Jazz guitar players are generally considered gifted by higher technical skills than others, maybe because of their aptitude to the improvisation and fast soloing. Often, they are also provided with a special familiarity with chords, "licks", melodic phrases and ideas. Instead, as blues guitar players tend to play around a standard progression of chords, with quite standard style, they are often considered a step beneath, at least under a technical point of view. Obviously, in the music history there have been extraordinarily talented blues players (B.B. King, Ray Vaughan...) and, as a consequence, this supremacy cannot be deeemed true in general. But, if a beginner would make a decision to start playing jazz or blues (he likes both the same), preferring that one which "demand" less commitment in studying theory (hours of study) and in training the technique (hours of exercises), which one would you suggest?

closed as primarily opinion-based by amalgamate, Shevliaskovic, Andy, Tim, Todd Wilcox Mar 1 '16 at 18:05

Many good questions generate some degree of opinion based on expert experience, but answers to this question will tend to be almost entirely based on opinions, rather than facts, references, or specific expertise. If this question can be reworded to fit the rules in the help center, please edit the question.

  • 2
    There's a big grey area that joins jazz with blues, also the answers will probably be opinion based. Not good for this site. – Tim Mar 1 '16 at 15:46
  • 2
    I don't think either genre necessarily "demands" more or less than the other. Both allow players to perform with moderate technical skill and also showcase their skill level if they wish to. Also, it's a good question what the difference is between blues and jazz when it comes to technique. Stevie Ray Vaughan certainly calls about some jazz styling in his blues, and he was certainly a technical master. – Todd Wilcox Mar 1 '16 at 15:50
  • 2
    I agree that there is a BIG grey area between jazz and blues. For example, see Oscar Peterson's album "Night Train", in which his chord progressions aren't overly complicated, typically tending more towards blues, but his chord voicings and use of harmony sound very jazzy - enough that the album is often labeled as being jazz. – joeb Mar 1 '16 at 16:06
  • 3
    "Jazz guitar players are generally considered gifted by higher technical skills than others". I'm not even sure this initial premise is true. Perhaps it could be claimed that the jazz canon contains a higher proportion of technically demanding pieces than the blues canon but that wouldn't imply that it demands higher technical skill to be involved in jazz, and as others have said where are the boundaries of jazz and blues. – Dave Halsall Mar 1 '16 at 16:27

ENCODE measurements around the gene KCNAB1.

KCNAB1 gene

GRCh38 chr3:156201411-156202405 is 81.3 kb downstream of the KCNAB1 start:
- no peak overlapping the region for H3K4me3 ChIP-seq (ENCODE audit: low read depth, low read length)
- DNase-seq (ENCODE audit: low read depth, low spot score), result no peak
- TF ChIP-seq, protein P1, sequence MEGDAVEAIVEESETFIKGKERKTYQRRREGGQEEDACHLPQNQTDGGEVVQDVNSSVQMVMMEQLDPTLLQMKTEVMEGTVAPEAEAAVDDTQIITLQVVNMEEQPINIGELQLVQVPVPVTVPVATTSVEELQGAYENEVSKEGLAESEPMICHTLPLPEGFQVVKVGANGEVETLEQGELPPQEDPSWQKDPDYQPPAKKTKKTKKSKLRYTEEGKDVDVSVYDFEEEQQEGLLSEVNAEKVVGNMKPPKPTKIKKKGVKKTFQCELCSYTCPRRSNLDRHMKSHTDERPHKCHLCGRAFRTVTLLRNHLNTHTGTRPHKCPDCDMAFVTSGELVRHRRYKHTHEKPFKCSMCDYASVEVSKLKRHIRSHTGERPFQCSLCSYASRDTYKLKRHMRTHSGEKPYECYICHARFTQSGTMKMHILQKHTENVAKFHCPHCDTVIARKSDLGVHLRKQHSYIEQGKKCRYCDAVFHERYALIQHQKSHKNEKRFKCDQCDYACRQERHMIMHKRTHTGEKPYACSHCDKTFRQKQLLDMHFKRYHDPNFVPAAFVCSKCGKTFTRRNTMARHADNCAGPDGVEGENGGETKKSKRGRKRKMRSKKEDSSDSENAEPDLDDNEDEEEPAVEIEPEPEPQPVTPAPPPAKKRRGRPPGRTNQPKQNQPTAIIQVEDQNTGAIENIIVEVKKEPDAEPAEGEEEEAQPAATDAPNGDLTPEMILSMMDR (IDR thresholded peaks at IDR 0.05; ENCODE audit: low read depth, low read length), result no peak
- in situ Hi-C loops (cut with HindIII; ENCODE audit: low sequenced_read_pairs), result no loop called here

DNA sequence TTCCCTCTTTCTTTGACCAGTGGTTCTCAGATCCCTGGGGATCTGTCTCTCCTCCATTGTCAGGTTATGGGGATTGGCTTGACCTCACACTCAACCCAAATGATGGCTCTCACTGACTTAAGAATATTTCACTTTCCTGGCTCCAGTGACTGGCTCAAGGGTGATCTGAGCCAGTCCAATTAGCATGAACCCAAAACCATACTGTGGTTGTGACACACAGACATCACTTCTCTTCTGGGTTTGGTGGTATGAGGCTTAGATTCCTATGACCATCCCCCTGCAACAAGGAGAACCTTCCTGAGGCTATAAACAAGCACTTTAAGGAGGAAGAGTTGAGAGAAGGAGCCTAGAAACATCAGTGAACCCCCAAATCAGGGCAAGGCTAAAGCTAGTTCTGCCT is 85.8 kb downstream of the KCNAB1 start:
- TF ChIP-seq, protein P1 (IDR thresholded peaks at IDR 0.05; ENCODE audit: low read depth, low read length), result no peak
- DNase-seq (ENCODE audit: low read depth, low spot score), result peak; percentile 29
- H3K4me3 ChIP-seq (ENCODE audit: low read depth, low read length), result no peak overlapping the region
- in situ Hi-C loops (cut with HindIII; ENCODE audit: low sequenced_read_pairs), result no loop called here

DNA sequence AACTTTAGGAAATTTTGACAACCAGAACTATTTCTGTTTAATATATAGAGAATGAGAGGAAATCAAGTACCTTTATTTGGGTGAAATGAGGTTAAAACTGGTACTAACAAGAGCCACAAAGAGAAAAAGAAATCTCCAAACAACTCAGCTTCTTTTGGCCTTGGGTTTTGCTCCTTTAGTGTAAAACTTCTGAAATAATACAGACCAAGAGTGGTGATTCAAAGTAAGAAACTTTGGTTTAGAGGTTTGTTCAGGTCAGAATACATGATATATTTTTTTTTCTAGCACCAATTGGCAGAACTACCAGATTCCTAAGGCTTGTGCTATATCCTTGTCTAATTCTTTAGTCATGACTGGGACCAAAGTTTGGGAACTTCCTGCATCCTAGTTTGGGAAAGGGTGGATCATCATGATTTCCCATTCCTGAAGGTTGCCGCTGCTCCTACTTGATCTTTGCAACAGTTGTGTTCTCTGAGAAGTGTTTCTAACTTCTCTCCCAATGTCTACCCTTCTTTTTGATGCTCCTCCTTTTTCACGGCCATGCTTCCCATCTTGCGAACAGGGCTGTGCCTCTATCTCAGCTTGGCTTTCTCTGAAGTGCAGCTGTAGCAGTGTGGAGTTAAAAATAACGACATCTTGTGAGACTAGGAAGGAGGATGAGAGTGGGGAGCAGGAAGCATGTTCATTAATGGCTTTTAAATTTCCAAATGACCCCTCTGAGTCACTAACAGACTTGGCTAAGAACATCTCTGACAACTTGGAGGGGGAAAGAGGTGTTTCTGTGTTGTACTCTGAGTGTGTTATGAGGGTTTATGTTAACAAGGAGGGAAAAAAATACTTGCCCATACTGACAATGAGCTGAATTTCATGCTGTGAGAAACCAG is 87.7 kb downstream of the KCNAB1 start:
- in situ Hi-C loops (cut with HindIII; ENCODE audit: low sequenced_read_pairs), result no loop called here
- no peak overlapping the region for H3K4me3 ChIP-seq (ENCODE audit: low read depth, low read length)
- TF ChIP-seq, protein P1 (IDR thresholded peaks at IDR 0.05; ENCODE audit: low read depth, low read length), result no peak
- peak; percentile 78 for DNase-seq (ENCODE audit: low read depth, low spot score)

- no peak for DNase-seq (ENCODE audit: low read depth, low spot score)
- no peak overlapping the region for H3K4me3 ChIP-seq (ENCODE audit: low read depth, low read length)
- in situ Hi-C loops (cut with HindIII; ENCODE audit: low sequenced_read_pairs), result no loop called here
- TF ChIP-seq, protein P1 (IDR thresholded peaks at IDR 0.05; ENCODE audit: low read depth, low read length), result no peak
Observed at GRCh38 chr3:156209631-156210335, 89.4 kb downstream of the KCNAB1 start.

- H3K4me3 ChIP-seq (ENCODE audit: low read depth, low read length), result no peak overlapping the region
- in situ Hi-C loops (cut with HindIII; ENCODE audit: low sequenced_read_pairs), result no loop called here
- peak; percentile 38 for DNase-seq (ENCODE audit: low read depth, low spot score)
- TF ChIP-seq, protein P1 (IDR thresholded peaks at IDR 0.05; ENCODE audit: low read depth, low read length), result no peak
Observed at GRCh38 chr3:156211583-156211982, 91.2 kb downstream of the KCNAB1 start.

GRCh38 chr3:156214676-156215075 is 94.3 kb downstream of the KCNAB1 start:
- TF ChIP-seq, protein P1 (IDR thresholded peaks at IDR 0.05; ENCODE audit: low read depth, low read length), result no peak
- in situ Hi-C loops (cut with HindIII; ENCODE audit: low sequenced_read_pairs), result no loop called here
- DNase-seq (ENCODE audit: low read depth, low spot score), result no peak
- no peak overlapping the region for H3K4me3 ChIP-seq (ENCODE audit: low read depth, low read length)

• Just saw your edit - this discussion might be better in our chat room chat.stackexchange.com/rooms/440/the-practice-room rather than as a question here on the main site. Overall though, if you want to be a musician I don't think you should attach too much importance to arbitrary lines around musical genres. Learn to play the things you want to play - and if that's a bit of jazz and a bit of blues, then learn a bit of jazz and a bit of blues. Very few good musicians are entirely limited to a single style. – topo morto Mar 2 '16 at 9:39

Jazz guitar has considerably more variations in chords and progressions to learn, than the majority of most blues. If you're not constantly playing them , you forget them. The music is more complicated as well. I would have to say that as a guitarist, I find blues much easier to learn and play as opposed to jazz.

  • Blues has some of its own challenges too though: it requires the use of bends and pre-bends to allow use of (and movement between) pitches that aren't in the major, minor, or even the chromatic scale; Covering the full breadth of blues styles requires you to be comfortable with switching between different tunings, and use of a slide... not to mention that as a blues performer you probably need to be singing while playing! Also, if you see blues forms as simple, that in itself lays down a creative challenge - how to come up with something within the style but isn't completely clichéd. – topo morto Mar 2 '16 at 11:44
  • Yes I agree with especially on the singing and playing together part. That brings a whole other level of challenges. I think that one of the reasons Jimi Hendrix was such a good player was not only his guitar skills but also singing. I don't consider blues simple but I once saw an add looking for a jazz guitarist who knew up to 2000 chord variations. Now that is a challenge! – Steve Mar 2 '16 at 14:11

Not the answer you're looking for? Browse other questions tagged or ask your own question.